Know this as well, the Visitors Center will be sold, that is a 100% given. So, it is important for ALL of the Members to take total control of this parcel, just as we are doing with regard to the Reston National Golf Course, or any other open land parcel in jeopardy.

      If you haven’t voted yet and, do so by the 8th of May.

      If you want to speak with me or anyone on the Board, just ask. I’ll meet with you, your neighbors, your cluster, your board anytime, anywhere.

      The voting has been fast and furious so far, you can go to the web site and see after two weeks we’re already over 2500 votes. Quorum was reached early on.

      Thanks for your time,
      Ken

  • Sally Parker

    Where is Rescue Reston in all this? I can’t believe that they aren’t leading the charge in this effort! Or do we have to wait until someone is trying to develop the property before we take action?! Come on RR what are your thoughts on this?!

    • Rational Reston

      RR is laser focused on the golf course in their own backyards.

  • William S
    • Ken Knueven

      Thanks for highlighting William…
      Ken

  • Ed Cacciapaglia

    Pile on the propaganda. The cost of not buying it is…………..NOTHING!

    • Ken Knueven

      Sometimes, taking no action is the most expensive option of all.

      You can easily research what is fact. Home values are directly related to the amount of open spaces (natural areas, parks, ball fields, sports facilities) available to them. The latest Reston surveys point out the primary reason people choose to buy in Reston is the protected, open spaces.

      Doing nothing — short sells the future for you, your children and your children’s children.

      As the famous historian says… “Life is inherently risky. There is only one big risk you should avoid at all costs, and that is the risk of doing nothing…If there is one eternal truth of politics, it is that there are always a dozen good reasons for doing nothing.”

      • Ed Cacciapaglia

        If this is approved at the current price, the cost of overpaying will be financial burden on RA’s homeowners in the form for years to come. The problem isn’t the idea. The problem is the appearance that RA has made an awful deal by failing to negotiate a reasonable price, especially when there apparently are no other parties interested in buying this proiperty.

  • Ken Knueven

    As you have probably read or heard by now, the seller of the Old Visitors Center property has agreed to pay $275,000 for repairs to the property.

    In addition, we have a developer proffer of $650,000 to be paid up front at time of closing, and,
    In addition, the seller wishes to lease back for 6 months for the sum of $100,096, with an option to execute another 6 months (at same lease amount) if possible…

    Assuming just one lease back payment, we are at a net purchase of @ $1.6M.

    But what’s important here, and I’m so happy to see so many people understanding this isn’t about the cost — it’s about the opportunity cost of not taking advantage of this rare opportunity.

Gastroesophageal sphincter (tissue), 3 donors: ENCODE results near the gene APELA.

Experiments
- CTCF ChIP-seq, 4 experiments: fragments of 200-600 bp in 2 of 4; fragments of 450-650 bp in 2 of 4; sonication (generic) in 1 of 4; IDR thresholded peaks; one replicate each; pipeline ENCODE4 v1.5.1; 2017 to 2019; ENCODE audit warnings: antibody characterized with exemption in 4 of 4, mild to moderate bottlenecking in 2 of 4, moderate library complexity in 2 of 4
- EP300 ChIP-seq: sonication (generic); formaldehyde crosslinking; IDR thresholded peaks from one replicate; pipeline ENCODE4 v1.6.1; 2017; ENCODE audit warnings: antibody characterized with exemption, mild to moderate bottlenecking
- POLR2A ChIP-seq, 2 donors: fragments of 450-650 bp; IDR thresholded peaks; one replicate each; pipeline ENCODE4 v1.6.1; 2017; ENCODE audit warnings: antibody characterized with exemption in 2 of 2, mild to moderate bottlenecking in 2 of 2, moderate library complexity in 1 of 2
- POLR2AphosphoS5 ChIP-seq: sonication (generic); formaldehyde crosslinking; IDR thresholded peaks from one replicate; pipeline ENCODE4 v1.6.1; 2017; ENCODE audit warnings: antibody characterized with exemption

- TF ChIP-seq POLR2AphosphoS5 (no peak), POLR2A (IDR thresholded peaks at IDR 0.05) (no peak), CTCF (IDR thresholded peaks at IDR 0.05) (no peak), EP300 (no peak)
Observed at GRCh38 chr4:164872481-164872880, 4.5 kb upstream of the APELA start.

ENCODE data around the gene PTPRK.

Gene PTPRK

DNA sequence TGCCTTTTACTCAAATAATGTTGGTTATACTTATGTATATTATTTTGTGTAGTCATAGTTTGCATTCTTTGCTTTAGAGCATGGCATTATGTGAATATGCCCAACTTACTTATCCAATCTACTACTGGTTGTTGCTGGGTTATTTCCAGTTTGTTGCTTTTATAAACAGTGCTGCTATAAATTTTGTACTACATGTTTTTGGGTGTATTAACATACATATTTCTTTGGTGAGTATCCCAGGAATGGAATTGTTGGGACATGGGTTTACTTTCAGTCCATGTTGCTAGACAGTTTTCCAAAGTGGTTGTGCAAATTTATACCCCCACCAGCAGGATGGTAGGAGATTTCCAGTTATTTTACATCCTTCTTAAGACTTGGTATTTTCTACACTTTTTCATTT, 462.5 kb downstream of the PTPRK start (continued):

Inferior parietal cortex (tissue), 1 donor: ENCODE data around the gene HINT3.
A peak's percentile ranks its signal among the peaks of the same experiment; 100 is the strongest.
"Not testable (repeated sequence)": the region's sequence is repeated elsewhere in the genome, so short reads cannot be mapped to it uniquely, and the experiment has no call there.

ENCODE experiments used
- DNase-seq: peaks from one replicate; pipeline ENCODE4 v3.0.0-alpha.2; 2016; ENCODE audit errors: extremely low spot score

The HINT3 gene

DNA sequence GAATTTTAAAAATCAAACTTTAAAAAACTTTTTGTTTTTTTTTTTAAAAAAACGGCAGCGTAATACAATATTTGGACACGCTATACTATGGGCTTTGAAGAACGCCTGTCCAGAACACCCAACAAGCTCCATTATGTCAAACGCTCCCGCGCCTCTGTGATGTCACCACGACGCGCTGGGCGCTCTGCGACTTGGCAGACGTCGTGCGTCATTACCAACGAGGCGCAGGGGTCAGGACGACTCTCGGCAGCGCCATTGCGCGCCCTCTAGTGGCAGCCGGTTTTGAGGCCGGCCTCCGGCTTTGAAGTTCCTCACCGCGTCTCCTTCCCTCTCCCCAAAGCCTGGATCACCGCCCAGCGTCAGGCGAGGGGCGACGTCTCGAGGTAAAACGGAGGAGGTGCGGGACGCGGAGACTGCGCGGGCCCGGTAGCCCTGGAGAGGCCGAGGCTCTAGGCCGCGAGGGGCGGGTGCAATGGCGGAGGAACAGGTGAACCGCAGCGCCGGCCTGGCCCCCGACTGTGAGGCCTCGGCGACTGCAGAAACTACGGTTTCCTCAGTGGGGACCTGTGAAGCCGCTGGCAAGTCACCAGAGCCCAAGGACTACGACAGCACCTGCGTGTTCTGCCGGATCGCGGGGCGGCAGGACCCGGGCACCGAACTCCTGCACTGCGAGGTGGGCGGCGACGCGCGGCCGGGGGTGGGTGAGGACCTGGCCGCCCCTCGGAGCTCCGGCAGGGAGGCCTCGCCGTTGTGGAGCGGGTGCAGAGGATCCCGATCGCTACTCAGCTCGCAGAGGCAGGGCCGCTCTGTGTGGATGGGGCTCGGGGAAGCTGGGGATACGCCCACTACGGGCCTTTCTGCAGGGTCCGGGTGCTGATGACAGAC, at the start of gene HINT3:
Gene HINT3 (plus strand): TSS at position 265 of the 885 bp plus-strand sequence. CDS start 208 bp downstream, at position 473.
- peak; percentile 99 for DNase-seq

It is unlikely the Members will ever have the opportunity in the future to add this parcel to our Natural Resources Portfolio for $1.6 M (or less, as we’re not done yet).
    Know this, the property will be sold. It is important for all the Members to take total control of this parcel, jus as we are doing with regard to the Reston National Golf Course, or any other open land parcel in jeopardy.
    If you haven’t voted yet and, do so by the 8th of May. If you want to speak with me or anyone on the Board, just ask. I’ll meet with you, your neighbors, your cluster, your board anytime. The voting has been fast and furious so far, you can go to the web site and see after two weeks we’re already over 2500 votes. Quorum was reached early on.

    • Stop the Insanity

      So now it seems you are resorting to outright lying and deception to pass this agreement. Per a statement from an RA representative the developer pro-offer is not contingent on the sale of the TETRA property. Also I believe the TETRA rent back is for the entire time period not per month.

      if I am incorrect, I apologize. Please direct us to a location with the clarifying statement.

      If I am correct, I expect an apology and public correction.

  • Ken Knueven

    Mr. Williams,

    Thank you for a wonderfully written piece. You make one superb point, which is so true for all of us (Reston Members):

    “We did not move here for its commercial value. We moved here because of its residential value. We moved here because of the woods, the open spaces, the trails, the wildlife and the beautiful peaceful lakes.”

    This is why we need to continue to defend parcels like the Old Visitors Center as well as the Golf Course.

    Ken Knueven
    Board of Directors

  • Mason

    Seems to me that if Reston Association buys this property that there should be a public boat ramp. I think that would be something that would make this investment pay off for all Restonians.

  • 30yearsinReston

    “If RA does not purchase this property, one can be certain that at some
    point it will be developed commercially to its maximum commercial value —
    perhaps repeatedly over the years”.

    Great another prognostic reading the property future

    Not if it subject to floods
    Not if is subject to Chesapeake Bay ordinances
    Not if no one wants to buy it

    The only certainty is that ALL reston homeowners will be subject to a excessive bill that they will not benefit from
    The only certainty is that rates will go up while community amenities like aging, decrepit pools will be allowed to deteriorate

    is that enough “certainties’ for you. I have more if you need them

  • 30yearsinReston

    Is it correct that Mr Dave Williams owns property close by the fancy real estate trailer ?
    If so, why doesn’t he and the HOA buy this derelict from the current owner ?
    Could it be that no bank will execute a mortgage based on this appraisal and collateral ?